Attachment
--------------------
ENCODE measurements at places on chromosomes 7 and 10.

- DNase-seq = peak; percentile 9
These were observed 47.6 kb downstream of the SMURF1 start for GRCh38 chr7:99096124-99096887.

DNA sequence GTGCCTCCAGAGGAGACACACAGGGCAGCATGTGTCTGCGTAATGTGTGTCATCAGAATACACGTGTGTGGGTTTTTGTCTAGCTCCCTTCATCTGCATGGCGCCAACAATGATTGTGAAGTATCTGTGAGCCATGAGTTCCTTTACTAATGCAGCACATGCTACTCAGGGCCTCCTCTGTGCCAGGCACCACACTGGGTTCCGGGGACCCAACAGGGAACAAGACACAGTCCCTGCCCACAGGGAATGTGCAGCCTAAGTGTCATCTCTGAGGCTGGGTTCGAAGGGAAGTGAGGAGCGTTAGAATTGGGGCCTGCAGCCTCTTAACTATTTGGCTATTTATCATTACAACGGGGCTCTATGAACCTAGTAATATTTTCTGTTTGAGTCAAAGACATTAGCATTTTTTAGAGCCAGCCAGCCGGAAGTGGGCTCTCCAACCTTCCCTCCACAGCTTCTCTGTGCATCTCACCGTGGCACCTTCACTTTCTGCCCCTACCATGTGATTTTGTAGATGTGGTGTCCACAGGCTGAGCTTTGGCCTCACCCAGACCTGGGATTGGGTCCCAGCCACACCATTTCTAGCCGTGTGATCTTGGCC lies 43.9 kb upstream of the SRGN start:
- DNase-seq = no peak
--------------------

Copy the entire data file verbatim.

ENCODE measurements at places on chromosomes 7 and 10.

- DNase-seq = peak; percentile 9
These were observed 47.6 kb downstream of the SMURF1 start for GRCh38 chr7:99096124-99096887.

DNA sequence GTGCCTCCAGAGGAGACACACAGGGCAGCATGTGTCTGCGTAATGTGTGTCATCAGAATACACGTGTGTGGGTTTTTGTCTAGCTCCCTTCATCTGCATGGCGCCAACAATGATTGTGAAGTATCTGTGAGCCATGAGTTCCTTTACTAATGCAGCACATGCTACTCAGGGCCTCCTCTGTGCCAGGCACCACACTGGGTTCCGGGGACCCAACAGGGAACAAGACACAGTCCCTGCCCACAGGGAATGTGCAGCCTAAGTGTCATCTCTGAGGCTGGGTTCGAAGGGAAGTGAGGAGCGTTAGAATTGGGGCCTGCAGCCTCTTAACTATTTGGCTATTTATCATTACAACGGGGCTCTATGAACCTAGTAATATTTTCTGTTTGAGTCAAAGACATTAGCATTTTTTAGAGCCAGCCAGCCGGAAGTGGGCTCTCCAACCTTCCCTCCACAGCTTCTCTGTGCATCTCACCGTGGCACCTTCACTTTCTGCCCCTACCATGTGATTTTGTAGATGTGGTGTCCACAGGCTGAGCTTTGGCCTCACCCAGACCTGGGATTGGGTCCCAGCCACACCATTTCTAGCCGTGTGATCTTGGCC lies 43.9 kb upstream of the SRGN start:
- DNase-seq = no peak